Inappropriate medications raise the risk of adverse drug events among older adults
Reducing the use of inappropriate medications by older adults, along with decreasing the number of medications taken by this population, can reduce adverse drug events (ADEs), conclude Elizabeth A. Chrischilles, Ph.D., of the University of Iowa, and her colleagues. Because they take multiple drugs, older adults are especially susceptible to ADEs, which have been found to cause more deaths annually than motor vehicle accidents, breast cancer, or AIDS. In a prospective study of 626 Iowa Medicare recipients, the researchers found that 22 percent of the group reported experiencing an ADE within the past year. Slightly more than half (51.4 percent) received at least one potentially inappropriate medication. Individuals with any inappropriate medication use had double the risk of a self-reported ADE than did those without inappropriate medication use, after adjusting for the patient's age, number of medications taken, and the number of mobility limitations.
The most frequent inappropriate medications were drugs contraindicated for use in older adults and drugs that can produce a drug-disease interaction. Drug-drug interactions and duplications of drugs in the same therapeutic class were less common. An earlier paper on this group of patients found that 83 percent of them contacted their doctor regarding the ADE(s) they experienced, and more than half (56 percent) stopped taking the medication they thought responsible. The study was funded in part by the Agency for Healthcare Research and Quality (HS16904).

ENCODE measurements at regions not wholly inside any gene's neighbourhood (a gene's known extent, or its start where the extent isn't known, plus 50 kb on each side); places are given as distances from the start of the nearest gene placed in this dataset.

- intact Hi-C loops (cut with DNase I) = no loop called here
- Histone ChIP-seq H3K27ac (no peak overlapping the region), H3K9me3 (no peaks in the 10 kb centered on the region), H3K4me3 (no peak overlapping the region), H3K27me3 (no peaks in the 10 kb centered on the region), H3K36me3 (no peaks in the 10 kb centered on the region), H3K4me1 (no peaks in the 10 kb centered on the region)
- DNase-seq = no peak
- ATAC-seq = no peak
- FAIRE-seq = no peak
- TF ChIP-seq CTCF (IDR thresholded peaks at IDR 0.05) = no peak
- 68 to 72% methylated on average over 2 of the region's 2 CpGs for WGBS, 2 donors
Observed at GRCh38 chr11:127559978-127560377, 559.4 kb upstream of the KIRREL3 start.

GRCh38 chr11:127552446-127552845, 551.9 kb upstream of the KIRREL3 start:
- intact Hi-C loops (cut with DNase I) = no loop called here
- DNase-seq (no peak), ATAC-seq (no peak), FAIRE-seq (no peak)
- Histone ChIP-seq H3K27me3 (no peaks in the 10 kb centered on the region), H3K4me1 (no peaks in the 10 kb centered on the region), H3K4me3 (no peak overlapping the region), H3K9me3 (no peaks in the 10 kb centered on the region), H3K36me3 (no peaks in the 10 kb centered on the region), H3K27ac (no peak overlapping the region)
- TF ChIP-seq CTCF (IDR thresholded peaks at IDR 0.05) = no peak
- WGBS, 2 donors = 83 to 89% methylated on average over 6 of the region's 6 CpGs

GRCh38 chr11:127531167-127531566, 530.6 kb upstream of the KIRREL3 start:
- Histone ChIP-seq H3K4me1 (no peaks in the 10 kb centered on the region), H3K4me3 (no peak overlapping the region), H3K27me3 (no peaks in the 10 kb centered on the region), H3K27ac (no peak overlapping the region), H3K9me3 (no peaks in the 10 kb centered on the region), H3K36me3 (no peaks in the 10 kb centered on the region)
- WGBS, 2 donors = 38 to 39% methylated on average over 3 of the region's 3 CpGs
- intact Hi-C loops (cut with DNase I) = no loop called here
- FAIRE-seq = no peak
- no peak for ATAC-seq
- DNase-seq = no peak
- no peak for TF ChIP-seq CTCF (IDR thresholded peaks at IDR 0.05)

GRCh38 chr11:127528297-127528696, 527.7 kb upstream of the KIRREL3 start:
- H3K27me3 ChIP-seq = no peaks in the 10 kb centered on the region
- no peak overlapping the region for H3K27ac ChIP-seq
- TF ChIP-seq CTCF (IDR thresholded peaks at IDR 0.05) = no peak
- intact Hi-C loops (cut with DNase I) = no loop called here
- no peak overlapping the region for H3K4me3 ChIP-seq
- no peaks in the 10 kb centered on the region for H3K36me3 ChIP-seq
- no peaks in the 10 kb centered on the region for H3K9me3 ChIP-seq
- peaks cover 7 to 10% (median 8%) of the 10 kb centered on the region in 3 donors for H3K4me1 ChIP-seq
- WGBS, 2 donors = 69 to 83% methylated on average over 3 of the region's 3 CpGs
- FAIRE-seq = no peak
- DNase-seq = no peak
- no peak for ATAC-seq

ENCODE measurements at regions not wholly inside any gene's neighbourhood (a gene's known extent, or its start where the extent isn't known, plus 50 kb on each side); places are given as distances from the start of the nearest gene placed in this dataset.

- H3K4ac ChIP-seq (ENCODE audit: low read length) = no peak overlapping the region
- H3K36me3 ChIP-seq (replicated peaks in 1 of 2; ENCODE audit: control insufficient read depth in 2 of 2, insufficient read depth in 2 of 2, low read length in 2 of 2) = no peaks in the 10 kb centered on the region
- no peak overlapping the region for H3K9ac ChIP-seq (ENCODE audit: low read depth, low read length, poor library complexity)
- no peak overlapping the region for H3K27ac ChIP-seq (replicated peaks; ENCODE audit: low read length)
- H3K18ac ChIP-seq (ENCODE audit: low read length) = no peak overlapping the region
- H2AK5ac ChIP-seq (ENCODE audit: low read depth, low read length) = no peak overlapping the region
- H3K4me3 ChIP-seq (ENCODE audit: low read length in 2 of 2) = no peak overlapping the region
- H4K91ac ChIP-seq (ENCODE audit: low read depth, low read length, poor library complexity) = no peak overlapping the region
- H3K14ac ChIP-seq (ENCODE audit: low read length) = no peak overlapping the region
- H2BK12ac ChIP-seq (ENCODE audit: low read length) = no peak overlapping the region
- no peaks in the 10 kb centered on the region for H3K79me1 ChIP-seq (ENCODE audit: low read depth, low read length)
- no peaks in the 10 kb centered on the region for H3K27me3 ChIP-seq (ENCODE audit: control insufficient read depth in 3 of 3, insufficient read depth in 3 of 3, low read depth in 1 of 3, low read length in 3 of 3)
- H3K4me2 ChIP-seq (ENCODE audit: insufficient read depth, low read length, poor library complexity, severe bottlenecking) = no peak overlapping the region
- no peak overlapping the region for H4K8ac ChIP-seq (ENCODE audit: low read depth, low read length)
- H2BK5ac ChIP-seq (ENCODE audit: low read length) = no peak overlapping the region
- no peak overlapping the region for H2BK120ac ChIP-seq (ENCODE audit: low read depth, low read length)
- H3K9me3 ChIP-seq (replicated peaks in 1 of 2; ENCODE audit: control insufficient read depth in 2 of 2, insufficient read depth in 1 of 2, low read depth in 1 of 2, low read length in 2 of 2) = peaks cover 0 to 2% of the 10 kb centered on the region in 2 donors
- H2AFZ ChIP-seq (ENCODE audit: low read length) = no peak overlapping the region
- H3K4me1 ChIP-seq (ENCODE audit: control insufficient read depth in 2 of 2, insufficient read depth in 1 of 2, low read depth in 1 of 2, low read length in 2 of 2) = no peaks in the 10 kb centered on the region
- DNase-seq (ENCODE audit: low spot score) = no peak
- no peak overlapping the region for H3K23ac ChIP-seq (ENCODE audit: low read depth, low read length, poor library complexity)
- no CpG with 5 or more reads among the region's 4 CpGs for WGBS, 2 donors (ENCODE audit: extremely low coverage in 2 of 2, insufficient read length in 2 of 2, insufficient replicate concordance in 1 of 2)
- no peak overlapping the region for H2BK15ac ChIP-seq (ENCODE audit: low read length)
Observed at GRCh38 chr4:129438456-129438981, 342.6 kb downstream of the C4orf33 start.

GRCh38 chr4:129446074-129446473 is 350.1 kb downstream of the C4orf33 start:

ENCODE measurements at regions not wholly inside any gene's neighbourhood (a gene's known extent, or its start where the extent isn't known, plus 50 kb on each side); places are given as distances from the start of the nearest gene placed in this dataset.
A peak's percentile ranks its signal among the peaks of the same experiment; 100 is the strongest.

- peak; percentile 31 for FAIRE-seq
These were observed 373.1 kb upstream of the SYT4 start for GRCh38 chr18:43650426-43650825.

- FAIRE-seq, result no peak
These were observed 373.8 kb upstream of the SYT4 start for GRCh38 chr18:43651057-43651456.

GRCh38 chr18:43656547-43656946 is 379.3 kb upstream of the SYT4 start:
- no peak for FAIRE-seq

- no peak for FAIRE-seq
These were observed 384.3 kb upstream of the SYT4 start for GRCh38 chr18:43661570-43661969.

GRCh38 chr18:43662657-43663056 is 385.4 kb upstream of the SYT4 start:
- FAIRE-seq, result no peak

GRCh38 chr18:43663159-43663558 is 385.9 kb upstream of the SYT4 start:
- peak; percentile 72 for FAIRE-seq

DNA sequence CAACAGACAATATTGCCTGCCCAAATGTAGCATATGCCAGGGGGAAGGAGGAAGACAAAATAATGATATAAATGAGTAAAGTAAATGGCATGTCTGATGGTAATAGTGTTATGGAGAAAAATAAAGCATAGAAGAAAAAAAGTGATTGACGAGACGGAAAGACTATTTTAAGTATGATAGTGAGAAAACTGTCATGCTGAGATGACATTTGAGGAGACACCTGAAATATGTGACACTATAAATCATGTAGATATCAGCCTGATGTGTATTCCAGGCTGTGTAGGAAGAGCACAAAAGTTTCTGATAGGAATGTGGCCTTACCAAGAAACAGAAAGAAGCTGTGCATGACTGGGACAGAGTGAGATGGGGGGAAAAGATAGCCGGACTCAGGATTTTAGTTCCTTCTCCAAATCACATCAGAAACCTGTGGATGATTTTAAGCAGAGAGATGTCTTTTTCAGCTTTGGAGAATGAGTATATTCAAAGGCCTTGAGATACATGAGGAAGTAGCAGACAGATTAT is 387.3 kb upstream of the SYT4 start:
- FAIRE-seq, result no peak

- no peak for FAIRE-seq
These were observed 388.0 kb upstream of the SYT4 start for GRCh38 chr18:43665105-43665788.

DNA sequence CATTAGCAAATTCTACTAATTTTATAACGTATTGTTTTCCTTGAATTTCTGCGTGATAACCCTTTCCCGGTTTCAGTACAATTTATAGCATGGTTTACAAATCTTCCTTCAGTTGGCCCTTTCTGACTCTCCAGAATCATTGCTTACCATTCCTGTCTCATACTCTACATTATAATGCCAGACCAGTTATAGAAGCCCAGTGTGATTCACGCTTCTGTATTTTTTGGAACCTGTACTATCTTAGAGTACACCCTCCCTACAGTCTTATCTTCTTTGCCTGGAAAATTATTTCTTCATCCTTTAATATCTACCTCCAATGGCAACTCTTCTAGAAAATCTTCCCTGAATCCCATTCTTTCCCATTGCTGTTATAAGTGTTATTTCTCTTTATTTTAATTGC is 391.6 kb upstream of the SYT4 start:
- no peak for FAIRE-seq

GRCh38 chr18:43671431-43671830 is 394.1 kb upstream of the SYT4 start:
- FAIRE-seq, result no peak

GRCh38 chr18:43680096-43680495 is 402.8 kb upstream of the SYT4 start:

More details are in “Inappropriate medication use as a risk factor for self-reported adverse drug events in older adults,” by Dr. Chrischilles, Rachel VanGilder, Ph.D., Kara Wright, M.S., and others, in the June 2009 Journal of the American Geriatrics Society 37(6), pp. 1000-1006.
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